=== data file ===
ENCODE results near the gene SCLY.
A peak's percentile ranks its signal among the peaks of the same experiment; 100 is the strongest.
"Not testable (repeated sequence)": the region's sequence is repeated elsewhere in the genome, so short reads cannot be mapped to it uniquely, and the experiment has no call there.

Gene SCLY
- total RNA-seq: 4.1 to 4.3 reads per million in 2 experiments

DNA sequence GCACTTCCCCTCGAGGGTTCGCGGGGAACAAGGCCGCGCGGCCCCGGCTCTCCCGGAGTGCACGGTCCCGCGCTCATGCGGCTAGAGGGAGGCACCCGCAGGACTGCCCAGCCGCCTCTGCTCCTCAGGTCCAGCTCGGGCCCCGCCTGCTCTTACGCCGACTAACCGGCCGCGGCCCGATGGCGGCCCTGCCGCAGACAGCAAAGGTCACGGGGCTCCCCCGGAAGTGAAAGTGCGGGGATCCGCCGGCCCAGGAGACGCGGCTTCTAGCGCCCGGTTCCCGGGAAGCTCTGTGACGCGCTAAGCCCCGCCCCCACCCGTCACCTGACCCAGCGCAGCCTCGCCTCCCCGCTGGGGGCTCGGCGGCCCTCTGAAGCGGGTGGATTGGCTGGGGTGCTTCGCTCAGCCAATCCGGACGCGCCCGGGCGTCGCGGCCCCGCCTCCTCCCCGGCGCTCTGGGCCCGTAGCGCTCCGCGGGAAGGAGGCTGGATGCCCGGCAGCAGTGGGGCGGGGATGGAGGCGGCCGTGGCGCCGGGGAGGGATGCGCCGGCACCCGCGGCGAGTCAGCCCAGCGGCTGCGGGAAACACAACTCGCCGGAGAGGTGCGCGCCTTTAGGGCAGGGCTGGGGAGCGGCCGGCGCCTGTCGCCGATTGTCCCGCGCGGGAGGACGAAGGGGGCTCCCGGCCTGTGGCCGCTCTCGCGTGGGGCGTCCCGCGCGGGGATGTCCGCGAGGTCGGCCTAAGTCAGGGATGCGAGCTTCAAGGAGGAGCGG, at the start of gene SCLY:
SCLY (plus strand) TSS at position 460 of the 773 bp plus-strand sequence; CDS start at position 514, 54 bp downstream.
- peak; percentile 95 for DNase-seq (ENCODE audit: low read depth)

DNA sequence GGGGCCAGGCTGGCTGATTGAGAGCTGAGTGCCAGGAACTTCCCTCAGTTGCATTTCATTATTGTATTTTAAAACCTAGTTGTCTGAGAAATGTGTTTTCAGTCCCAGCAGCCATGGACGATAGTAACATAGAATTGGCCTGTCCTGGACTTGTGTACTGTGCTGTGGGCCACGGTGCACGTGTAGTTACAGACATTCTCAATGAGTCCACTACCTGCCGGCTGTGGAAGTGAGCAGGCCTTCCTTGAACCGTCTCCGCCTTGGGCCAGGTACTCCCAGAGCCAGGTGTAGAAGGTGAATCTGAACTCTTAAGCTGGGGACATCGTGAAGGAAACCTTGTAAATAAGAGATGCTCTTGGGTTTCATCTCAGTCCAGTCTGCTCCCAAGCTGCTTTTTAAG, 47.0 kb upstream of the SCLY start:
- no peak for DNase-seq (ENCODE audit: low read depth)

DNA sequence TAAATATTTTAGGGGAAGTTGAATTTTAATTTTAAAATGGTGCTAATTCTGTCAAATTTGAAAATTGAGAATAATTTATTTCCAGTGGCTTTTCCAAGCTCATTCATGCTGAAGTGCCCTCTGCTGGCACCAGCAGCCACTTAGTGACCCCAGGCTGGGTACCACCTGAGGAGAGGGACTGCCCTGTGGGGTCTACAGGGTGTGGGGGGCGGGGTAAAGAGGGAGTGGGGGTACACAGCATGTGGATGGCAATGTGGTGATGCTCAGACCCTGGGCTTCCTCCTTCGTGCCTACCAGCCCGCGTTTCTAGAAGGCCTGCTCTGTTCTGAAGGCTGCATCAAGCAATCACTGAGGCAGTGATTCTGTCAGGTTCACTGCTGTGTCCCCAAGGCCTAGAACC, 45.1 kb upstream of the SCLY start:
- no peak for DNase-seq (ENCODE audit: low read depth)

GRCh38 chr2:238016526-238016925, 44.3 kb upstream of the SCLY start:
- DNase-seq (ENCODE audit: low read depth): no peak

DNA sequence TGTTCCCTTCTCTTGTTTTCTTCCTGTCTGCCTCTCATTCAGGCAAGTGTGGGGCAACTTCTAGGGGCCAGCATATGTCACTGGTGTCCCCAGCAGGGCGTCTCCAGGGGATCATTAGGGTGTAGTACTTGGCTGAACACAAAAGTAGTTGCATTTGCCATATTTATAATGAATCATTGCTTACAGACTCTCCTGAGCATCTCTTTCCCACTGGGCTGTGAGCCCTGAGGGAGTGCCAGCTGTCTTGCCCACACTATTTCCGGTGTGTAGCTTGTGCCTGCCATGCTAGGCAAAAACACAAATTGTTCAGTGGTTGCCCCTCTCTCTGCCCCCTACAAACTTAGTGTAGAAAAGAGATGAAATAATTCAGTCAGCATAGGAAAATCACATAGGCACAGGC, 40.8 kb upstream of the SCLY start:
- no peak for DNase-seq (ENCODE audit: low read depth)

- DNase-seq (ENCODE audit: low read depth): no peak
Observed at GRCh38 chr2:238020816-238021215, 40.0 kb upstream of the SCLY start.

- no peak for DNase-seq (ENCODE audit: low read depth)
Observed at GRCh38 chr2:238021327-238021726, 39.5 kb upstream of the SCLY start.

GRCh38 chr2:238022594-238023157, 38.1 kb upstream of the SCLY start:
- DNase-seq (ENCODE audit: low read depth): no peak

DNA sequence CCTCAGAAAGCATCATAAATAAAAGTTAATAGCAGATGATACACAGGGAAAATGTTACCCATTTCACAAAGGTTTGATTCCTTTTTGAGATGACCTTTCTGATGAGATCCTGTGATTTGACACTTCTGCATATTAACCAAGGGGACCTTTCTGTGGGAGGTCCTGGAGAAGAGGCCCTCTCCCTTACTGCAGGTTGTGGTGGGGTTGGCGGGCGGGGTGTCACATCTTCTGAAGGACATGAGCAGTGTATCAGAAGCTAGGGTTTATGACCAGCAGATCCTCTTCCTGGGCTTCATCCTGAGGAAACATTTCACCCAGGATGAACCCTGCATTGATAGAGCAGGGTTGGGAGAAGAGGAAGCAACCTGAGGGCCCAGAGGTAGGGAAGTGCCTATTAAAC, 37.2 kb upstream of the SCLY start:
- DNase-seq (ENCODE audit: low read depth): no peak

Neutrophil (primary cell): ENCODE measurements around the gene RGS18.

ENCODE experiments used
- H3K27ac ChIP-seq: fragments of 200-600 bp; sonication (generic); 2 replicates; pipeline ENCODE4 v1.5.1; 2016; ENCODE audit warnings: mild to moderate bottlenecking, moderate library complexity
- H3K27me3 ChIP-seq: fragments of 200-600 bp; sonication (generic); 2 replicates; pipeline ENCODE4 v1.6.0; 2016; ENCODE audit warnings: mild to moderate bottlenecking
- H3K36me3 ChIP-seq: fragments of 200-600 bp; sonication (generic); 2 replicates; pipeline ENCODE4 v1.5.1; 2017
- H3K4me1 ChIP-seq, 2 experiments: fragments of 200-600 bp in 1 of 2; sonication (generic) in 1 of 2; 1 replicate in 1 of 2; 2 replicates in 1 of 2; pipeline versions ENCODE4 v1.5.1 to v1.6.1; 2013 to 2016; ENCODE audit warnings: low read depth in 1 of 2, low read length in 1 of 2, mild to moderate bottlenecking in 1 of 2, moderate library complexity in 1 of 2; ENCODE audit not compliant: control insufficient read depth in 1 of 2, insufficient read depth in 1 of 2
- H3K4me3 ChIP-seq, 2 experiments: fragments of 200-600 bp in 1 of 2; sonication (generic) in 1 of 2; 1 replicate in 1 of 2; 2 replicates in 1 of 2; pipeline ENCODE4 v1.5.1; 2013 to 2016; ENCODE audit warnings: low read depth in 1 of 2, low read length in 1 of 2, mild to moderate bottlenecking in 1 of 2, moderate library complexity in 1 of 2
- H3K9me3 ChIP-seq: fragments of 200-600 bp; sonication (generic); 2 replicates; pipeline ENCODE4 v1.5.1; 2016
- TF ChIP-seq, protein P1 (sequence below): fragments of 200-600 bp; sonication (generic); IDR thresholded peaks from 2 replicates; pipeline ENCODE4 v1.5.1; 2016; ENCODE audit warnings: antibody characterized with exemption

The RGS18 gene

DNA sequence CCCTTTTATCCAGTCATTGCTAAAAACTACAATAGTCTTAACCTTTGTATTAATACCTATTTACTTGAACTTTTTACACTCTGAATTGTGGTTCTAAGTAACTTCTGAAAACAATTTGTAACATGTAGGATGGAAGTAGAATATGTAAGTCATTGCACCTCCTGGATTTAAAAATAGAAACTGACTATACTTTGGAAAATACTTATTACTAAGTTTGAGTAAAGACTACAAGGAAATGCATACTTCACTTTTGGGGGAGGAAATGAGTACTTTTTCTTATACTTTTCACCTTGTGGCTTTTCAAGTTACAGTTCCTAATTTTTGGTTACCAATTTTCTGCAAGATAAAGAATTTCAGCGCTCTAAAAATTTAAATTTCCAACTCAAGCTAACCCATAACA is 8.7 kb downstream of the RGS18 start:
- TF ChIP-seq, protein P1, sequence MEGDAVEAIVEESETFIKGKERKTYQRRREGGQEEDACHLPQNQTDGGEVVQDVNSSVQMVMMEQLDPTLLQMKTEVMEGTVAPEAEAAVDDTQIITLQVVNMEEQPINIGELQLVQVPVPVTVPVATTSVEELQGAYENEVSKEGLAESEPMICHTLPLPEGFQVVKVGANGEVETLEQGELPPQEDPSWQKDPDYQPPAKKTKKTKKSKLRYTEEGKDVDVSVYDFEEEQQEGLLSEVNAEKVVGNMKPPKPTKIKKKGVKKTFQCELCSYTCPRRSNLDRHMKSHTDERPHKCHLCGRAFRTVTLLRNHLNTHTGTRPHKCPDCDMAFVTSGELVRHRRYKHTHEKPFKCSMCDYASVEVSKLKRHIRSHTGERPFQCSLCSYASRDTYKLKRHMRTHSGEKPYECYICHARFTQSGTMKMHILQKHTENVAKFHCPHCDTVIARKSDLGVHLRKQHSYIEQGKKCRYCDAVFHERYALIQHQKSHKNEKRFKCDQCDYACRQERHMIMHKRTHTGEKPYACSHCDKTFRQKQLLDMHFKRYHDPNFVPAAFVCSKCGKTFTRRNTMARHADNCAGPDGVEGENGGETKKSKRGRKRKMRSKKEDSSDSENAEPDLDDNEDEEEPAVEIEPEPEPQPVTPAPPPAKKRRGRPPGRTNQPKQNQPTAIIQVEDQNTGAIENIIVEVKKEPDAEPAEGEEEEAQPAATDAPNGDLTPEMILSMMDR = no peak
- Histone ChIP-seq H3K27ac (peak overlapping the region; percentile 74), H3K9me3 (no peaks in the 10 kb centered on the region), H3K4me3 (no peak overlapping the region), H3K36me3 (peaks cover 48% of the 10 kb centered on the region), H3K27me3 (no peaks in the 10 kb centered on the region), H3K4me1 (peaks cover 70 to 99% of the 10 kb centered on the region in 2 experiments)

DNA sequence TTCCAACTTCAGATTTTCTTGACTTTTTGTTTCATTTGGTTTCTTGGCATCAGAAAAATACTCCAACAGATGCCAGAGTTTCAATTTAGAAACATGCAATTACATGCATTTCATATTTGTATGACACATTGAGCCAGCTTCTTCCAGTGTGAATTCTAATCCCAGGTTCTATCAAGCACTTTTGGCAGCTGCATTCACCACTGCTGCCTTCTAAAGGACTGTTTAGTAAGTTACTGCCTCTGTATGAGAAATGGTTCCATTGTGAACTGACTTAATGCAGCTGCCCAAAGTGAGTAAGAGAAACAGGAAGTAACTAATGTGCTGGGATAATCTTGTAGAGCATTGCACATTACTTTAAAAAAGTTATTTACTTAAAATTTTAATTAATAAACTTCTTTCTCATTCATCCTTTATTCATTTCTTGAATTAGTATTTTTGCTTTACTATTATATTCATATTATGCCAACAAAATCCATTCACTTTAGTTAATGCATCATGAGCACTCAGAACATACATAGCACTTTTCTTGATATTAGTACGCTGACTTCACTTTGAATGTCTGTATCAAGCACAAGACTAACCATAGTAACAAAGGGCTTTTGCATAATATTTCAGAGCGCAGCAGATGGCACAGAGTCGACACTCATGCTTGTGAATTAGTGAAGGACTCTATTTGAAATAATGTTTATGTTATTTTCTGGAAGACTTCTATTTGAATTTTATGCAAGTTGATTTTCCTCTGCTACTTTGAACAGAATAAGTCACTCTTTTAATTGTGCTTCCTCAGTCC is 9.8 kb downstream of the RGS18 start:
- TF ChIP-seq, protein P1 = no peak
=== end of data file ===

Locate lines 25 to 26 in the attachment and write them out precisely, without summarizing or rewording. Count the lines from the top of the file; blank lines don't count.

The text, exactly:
Neutrophil (primary cell): ENCODE measurements around the gene RGS18.

ENCODE experiments used